• Bill Petrie

An Open Letter to My Sons

Advice from a father who knows time with them is short.

Typically in this space, I write about sales, marketing, branding, or the power of promotional products. While I borrow from my life to make business analogies, I rarely use this platform to express what I'm feeling. Today, however, I hope you'll indulge me as I composed an open letter to my boys as they begin their senior year in high school this week. If you know me at all, then you know I'm emotional, and I'm neither embarrassed nor ashamed to admit I cried and cried a lot as I penned the below. We aren't talking about cute tears - these were ugly, raw tears that came from deep within me.


You might question why I would share something so personal, and the answer is simple: I genuinely don't know any other way. I know I'm not everyone's cup of tea, something I came to terms with a long time ago. However, I take solace because I always strive to be authentic even when I'm scared to death. And, rest assured, I'm terrified to post this. As they say, growth comes when you step outside the comfort zone, and I'm going to do precisely that. This week marks the beginning of the end of an enormous portion of my life, and it was critically important to me to document my thoughts and feelings for my boys.


Drew and Mitch,


This week you will start your senior year in high school – a year that represents so many things both symbolic and tangible: your final homecoming dance, the last time you will sit freezing in the stands to the bitter end at a Cougar football game, your senior prom, and your last full year living with us at home. This is the year you’ve been looking forward to since you were in middle school, but we all know it won’t be anything like what we hoped or imagined.

I desperately want to put a positive spin on it, tell you both to focus on the bright side of things, maintain some semblance of a stiff upper lip, and encourage you to be thankful for what you do have instead of lamenting what has been taken away. I want to, but I can’t muster up the courage to do that when I know it will be a lie.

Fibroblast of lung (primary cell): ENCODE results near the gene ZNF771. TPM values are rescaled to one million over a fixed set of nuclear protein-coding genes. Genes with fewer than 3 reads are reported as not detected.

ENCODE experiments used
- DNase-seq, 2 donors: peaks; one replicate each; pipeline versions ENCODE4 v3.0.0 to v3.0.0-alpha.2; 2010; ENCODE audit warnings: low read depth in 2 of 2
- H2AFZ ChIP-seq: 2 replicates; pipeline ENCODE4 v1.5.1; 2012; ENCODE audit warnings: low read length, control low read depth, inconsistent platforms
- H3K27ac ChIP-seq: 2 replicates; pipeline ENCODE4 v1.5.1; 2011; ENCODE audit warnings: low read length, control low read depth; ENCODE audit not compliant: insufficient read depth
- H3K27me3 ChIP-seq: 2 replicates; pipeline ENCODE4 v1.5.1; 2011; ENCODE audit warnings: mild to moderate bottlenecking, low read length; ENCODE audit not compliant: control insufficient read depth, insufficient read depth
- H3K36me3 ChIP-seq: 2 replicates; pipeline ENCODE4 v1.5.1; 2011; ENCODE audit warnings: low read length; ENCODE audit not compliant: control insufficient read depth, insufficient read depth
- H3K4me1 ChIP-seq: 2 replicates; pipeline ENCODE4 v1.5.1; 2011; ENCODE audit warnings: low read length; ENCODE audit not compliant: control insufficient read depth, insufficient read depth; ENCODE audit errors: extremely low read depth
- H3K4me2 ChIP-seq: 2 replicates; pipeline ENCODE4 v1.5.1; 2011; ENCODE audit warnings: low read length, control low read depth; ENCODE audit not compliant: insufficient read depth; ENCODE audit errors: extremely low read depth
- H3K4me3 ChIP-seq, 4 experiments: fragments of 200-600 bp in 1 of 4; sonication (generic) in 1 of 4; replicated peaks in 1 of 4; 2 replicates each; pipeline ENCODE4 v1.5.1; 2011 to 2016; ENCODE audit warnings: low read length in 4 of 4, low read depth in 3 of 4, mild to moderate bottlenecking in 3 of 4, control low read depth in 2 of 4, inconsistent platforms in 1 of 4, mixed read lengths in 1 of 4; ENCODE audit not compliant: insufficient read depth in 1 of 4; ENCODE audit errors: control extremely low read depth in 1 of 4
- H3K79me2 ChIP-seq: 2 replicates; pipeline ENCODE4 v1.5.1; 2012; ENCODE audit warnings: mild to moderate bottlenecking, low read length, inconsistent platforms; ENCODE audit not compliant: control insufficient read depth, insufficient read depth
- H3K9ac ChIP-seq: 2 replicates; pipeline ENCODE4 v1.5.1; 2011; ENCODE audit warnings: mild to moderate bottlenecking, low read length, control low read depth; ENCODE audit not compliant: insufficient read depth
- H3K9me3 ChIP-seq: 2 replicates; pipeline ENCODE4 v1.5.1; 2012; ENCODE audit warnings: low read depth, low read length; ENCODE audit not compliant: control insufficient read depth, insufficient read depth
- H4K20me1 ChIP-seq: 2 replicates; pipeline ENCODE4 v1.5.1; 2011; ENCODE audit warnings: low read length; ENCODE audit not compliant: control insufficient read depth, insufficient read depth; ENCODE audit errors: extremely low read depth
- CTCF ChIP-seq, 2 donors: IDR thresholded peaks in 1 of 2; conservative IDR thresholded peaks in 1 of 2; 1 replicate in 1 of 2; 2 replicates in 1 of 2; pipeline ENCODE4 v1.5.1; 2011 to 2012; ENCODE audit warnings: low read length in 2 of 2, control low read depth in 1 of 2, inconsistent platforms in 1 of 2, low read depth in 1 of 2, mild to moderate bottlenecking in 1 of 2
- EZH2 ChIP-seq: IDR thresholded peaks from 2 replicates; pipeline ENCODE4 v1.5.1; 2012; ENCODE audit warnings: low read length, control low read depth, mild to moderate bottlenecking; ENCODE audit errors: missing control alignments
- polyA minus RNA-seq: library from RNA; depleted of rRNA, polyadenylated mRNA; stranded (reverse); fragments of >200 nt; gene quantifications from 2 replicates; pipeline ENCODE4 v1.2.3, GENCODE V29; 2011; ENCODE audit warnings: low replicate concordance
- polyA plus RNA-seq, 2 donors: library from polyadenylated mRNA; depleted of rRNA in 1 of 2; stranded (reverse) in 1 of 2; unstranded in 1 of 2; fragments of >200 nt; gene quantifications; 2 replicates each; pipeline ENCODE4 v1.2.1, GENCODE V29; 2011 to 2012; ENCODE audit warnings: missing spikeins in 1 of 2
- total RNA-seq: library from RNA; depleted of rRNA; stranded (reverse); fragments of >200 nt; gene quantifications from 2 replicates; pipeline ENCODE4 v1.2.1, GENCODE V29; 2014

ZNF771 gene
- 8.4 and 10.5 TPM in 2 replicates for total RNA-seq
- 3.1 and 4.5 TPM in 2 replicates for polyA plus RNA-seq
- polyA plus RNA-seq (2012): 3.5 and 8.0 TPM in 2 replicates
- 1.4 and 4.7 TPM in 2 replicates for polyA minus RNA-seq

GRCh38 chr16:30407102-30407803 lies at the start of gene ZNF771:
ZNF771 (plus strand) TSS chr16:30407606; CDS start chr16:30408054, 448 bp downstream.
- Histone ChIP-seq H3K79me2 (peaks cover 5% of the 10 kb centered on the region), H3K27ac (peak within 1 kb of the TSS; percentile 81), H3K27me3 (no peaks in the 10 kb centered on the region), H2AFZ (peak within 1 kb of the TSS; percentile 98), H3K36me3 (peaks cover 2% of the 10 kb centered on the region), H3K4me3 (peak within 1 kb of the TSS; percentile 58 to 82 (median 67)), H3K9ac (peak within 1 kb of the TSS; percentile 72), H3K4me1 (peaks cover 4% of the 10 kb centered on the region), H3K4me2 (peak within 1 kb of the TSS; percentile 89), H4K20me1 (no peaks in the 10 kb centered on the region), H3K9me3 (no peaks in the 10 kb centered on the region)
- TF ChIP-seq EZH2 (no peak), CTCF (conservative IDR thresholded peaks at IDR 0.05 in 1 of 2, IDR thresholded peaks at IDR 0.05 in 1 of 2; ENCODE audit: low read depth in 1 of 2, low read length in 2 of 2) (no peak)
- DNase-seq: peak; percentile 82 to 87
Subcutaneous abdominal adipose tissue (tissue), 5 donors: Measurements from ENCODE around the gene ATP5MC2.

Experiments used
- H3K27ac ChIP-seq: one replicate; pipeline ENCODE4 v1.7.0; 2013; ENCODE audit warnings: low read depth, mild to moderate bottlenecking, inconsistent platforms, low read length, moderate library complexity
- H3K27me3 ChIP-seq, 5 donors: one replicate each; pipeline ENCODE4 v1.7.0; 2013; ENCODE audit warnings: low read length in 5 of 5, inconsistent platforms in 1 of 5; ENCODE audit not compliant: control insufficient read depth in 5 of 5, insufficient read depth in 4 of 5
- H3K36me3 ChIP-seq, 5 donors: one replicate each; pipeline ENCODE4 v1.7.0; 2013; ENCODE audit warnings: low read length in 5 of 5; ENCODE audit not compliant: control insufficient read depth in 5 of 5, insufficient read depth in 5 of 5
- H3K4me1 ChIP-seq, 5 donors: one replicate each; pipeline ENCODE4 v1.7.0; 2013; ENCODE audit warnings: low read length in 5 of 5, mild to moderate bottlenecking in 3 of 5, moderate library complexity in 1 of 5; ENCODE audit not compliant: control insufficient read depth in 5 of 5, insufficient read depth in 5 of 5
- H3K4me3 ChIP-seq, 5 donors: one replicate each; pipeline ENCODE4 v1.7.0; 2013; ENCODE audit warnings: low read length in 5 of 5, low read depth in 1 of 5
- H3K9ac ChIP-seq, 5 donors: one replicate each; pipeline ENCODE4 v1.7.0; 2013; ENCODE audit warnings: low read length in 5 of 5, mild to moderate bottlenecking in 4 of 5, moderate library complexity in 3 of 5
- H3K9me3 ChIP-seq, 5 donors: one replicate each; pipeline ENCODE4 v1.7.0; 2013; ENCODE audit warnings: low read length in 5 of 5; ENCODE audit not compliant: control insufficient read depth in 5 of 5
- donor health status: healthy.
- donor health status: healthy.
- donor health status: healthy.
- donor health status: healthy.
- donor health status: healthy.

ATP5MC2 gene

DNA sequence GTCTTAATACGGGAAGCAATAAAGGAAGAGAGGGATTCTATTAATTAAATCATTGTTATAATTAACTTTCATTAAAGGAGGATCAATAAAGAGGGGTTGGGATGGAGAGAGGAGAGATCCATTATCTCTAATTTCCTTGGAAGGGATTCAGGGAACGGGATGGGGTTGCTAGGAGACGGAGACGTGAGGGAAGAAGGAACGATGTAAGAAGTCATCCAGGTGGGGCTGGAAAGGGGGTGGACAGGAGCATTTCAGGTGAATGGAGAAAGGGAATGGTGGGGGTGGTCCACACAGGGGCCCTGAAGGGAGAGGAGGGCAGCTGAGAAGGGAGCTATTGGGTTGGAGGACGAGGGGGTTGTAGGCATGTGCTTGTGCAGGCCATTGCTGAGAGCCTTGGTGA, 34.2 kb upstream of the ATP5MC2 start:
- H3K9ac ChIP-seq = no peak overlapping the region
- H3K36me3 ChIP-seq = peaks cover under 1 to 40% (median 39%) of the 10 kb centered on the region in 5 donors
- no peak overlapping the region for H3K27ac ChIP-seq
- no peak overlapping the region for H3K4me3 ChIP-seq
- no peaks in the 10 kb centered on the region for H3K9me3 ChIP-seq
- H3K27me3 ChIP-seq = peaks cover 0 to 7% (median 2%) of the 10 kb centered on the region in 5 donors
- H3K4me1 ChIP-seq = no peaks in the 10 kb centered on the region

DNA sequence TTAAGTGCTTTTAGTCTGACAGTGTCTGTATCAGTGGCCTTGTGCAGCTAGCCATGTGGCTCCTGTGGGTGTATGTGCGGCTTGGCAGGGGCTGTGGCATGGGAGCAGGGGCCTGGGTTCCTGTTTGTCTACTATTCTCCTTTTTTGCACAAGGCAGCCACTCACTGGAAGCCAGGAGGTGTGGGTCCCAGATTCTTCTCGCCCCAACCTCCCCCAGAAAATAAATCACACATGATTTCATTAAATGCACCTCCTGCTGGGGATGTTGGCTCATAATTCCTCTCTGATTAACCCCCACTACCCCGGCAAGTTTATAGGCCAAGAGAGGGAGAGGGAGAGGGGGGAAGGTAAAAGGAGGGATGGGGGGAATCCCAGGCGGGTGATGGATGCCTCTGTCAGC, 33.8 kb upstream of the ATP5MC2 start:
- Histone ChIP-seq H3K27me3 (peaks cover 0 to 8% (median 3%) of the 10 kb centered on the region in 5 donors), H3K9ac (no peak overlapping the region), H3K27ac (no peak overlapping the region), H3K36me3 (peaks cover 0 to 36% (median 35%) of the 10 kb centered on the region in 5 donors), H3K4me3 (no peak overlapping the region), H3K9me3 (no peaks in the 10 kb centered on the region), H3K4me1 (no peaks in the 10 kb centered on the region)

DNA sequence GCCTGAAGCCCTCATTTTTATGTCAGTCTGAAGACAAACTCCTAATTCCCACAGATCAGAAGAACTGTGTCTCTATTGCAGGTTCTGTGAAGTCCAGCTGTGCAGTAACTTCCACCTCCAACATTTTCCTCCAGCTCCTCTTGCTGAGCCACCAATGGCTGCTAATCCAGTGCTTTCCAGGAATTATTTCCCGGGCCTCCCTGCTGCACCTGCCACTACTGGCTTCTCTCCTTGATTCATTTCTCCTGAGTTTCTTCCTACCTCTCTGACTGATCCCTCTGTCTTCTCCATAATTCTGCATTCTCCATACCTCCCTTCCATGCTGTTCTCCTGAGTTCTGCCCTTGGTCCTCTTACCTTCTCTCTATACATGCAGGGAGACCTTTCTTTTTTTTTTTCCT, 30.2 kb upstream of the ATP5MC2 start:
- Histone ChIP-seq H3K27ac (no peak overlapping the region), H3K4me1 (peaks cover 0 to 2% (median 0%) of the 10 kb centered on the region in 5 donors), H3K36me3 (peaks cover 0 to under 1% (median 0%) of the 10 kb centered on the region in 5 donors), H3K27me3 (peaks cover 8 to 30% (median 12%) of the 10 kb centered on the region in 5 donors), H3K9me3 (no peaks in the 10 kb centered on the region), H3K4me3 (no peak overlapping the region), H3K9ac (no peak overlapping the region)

By the same token, I don’t want to focus on what your senior year was supposed to be as that doesn’t do anything but reinforce what you have already lost – and what you will likely lose over the next nine months. This is where you both are probably asking, “Dad, so what IS the point of this note?” Good question and one I’m happy to answer: My time with you is short, and, as such, I want to share some candid thoughts with you on this year before the madness of college applications begin.

Being your father – your dad – has meant the world to me. Many people cringe when I tell them I have twin boys, but I was truly blessed to have been given the two of you at once. From the moment I carried you both in my arms at the same time, I have been a better man, and I have you two to thank for that. As unique individuals, you each have many beautiful specific gifts that will take you far in life. You also share many wonderful traits: you are both passionate, sensitive, intelligent, witty, loving, and care about making the world a better place. Honestly, that’s really cool.

I have reveled in each of your sports seasons over the years: soccer, baseball, swimming, football, basketball, cross country, and track. As both a parent and as a sometimes assistant coach, the pride I felt watching you grow on the field, in the water, and on the court is something I will hold sacred in my heart forever. Just as memorable, however, were the many nights spent lying next to each of you as you fell asleep as toddlers. During that bedtime routine, we would read and you would always ask me to create a story for you both. There were also times you shared your world with me in profoundly meaningful ways.